It's a real page turner Lauren. Opps I forgot Peter had read the book too, that's what I get for trying to post before court. (I miss stuff). And Peter and I are in total agreement.
    Myth makes better reading than, well....... your turn, Jim. I wish Mr. Janney the best for the rest of his life, though. Hope he sells a lot of books by his publisher Skyhorse. He first went to Trine Day, but...... well.......
    A toast in rememberance of Dovey, and her several contradictory versions of the status of alleged Crump alibi witness, Vivian. While we are at it, add a toast to those who
    believe resident Trump is donating his time and effort to "save" our formerly great nation!

    ....Why do we never get an answer
    When we're knocking at the door?
    Because the truth is hard to swallow

    Quote Originally Posted by Tom Scully View Post

    Peter, I am constrained by what I read. There are four different versions of this key component. It is not my fault, it is Dovey Roundtree's fault and it is disqualifying
    The contradictions make it impossible for a reasonable person to go where you are firm in positioning yourself, IMO.

    ..........Peter Janney confirms in his new book "Mary's Mosaic" that indeed Dovey Roundtree was able to locate and even talk to Crump's girlfriend Vivian. Roundtree told about Vivian during her 1992 interview with Leo Damore. (Mary's Mosaic, p. 95.)
    Although Peter Janney, Leo Damore, Nina Burleigh and Katie McCabe (author of Roundtree's autobiography) have been frequently in contact with each other related to their Mary Meyer research, none of them seemed to have the need to address this inconsistency regarding Vivian. That's really weird, for the interests are clearly there: Vivian's information is crucial for the analysis of Crump's whereabouts on the towpath that day.
    Peter Janney simply ignores the fact that Roundtree told Burleigh that she was never able to locate Vivian.

    There is a pattern of this kind of spinning around Crump's activities on the towpath, in which lawyer Dovey Roundtree is definately involved. On page 94 of "Mary's Mosaic" Peter Janney states that Roundtree told Damore in 1990 that Crump knew about the location at the edge of the Potomac where Vivian and he went to. After falling into the river, Crump tried to "find his way out of the dang place." Next comes this quote:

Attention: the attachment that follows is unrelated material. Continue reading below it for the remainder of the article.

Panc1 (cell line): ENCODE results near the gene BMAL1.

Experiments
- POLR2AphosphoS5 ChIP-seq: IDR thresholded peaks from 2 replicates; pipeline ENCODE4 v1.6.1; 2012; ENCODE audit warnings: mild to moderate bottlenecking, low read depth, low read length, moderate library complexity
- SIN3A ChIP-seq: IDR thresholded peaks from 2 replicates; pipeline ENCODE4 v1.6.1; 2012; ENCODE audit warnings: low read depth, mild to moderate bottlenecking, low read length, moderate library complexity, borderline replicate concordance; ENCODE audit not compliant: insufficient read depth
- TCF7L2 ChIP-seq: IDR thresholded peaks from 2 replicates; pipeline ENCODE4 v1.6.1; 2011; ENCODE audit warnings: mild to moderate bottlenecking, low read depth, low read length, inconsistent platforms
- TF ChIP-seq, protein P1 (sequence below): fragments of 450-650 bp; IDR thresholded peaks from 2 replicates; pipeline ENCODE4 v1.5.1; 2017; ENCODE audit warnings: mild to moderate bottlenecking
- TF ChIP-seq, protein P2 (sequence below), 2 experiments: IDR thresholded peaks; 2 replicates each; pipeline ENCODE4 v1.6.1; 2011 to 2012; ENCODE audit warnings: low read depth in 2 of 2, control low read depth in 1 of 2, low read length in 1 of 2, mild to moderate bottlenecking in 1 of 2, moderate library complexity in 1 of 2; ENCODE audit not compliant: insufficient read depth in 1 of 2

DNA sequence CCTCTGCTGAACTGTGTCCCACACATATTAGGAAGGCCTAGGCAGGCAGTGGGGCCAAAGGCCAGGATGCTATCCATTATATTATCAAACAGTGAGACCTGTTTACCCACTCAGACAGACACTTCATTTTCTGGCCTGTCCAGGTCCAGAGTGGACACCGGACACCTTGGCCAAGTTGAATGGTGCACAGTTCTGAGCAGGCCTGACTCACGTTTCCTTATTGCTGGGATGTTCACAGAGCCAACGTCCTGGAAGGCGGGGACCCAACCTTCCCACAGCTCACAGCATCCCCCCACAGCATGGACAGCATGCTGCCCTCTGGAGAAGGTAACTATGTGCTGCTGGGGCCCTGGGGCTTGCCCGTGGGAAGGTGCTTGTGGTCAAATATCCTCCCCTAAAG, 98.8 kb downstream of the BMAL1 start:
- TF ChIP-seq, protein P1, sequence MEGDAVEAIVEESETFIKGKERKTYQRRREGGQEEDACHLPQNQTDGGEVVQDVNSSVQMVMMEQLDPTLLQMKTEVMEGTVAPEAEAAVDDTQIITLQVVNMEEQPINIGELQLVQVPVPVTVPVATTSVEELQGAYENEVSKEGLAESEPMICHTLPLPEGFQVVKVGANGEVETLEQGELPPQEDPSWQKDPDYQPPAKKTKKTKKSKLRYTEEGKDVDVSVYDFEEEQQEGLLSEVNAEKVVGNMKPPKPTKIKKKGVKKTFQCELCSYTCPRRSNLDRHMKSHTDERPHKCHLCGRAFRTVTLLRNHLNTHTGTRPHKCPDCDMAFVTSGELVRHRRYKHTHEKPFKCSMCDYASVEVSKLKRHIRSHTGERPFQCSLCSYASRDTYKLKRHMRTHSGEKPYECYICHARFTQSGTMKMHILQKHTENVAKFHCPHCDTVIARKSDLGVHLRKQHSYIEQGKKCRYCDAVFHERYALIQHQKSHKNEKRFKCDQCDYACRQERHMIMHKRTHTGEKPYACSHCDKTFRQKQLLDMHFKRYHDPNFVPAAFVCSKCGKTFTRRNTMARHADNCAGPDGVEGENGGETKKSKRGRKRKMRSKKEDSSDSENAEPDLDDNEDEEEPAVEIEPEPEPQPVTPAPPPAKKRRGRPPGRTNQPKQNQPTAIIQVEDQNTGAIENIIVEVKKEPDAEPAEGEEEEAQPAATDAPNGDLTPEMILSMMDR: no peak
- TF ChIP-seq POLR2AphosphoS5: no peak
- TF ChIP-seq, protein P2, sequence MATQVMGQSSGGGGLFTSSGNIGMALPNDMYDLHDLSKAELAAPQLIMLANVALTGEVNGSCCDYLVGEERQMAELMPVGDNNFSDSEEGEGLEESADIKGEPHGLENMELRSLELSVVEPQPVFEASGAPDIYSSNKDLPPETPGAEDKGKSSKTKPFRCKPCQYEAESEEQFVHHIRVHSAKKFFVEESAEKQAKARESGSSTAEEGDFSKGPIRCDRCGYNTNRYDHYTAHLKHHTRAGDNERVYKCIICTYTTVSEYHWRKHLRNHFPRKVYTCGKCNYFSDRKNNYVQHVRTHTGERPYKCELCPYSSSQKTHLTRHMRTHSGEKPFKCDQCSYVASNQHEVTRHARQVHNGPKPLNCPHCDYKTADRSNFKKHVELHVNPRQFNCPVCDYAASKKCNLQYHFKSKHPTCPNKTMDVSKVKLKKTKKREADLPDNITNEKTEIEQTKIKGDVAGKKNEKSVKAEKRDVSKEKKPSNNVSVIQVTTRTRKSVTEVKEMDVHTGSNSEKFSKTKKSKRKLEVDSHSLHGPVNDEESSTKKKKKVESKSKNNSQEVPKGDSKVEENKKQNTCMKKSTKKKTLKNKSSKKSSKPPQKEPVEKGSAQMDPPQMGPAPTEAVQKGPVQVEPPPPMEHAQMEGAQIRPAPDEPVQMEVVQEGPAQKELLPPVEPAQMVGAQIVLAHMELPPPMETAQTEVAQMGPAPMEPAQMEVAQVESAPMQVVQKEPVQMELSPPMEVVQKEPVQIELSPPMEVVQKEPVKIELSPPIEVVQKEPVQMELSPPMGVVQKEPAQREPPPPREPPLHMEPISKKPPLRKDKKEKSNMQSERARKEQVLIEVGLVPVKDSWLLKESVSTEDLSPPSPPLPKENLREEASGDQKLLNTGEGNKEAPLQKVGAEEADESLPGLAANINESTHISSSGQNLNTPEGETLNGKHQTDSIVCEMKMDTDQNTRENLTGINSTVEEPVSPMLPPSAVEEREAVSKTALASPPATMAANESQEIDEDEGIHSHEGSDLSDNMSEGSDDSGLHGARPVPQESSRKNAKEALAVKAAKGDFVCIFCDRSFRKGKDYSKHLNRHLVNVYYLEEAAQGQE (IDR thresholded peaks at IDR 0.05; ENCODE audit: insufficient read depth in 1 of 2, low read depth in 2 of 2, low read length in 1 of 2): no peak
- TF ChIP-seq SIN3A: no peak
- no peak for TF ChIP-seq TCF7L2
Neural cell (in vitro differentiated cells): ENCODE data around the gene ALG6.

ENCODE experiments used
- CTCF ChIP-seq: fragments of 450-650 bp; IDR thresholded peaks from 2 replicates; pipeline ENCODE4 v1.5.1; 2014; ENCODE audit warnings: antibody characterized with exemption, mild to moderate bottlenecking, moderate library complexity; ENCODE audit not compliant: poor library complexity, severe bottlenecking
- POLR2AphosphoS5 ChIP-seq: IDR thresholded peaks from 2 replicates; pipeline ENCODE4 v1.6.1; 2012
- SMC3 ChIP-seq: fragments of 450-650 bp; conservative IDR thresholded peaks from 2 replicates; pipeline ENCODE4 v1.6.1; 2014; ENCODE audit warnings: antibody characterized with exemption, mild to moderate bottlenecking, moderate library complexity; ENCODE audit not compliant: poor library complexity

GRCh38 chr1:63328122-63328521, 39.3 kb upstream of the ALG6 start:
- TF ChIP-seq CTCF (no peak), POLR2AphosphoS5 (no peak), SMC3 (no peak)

Quote: He wasn't familar with that area at all. And he sort of roamed around. And then he heard something like an explosion.
    That's quite a contradiction by Roundtree: was or wasn't Crump familiar with the area? According to most sources he was, for he went sometimes fishing there.
    Furthermore, Roundtree entirely avoids the issue of Crump's jacket and cap which were found in the river later on. Much more come on those items, for they are pivotal in Janney's murder scenario; why would Crump have thrown his jacket and cap in the river when he tried to get out of the area?
    However, much more suspicious is Roundtree's claim during her 1990 interview with Leo Damore that Crump actually heard "something like an explosion." "Like the backfire of a car," said Crump, according to Roundtree.
    This statement has one direct consequence for Crump's whereabouts on the towpath: he was already awake well before the shots were fired! This statement by Roundtree implies that the 2 shots [if any...] didn't wake up Crump:
    Crump was already roaming around in the area to find a way out before the shots were fired...
    Once again, Peter Janney basically ignores this fact. That's suspicious to say the least, for this "roaming around in the area" by Crump turns out to be crucial within the scenario "Mitchell shot Mary", promoted by Janney himself. See the coming posts.
    And now back to Dovey Roundtree, her 2009 autobiography "Justice Older Than The Law," page 192:.......

    Mark, I hope you are enjoying your summer, stay well!
    Last edited by Tom Scully; 06-30-2018 at 09:52 PM.
    Peter Janney's uncle was Frank Pace, chairman of General Dynamics who enlisted law partners Roswell Gilpatric and Luce's brother-in-law, Maurice "Tex" Moore, in a trade of 16 percent of Gen. Dyn. stock in exchange for Henry Crown and his Material Service Corp. of Chicago, headed by Byfield's Sherman Hotel group's Pat Hoy. The Crown family and partner Conrad Hilton next benefitted from TFX, at the time, the most costly military contract award in the history of the world. Obama was sponsored by the Crowns and Pritzkers. So was Albert Jenner Peter Janney has preferred to write of an imaginary CIA assassination of his surrogate mother, Mary Meyer, but not a word about his Uncle Frank.

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    Thanks Tom.

    I do not like dealing with this stuff myself. But Tom has it mastered.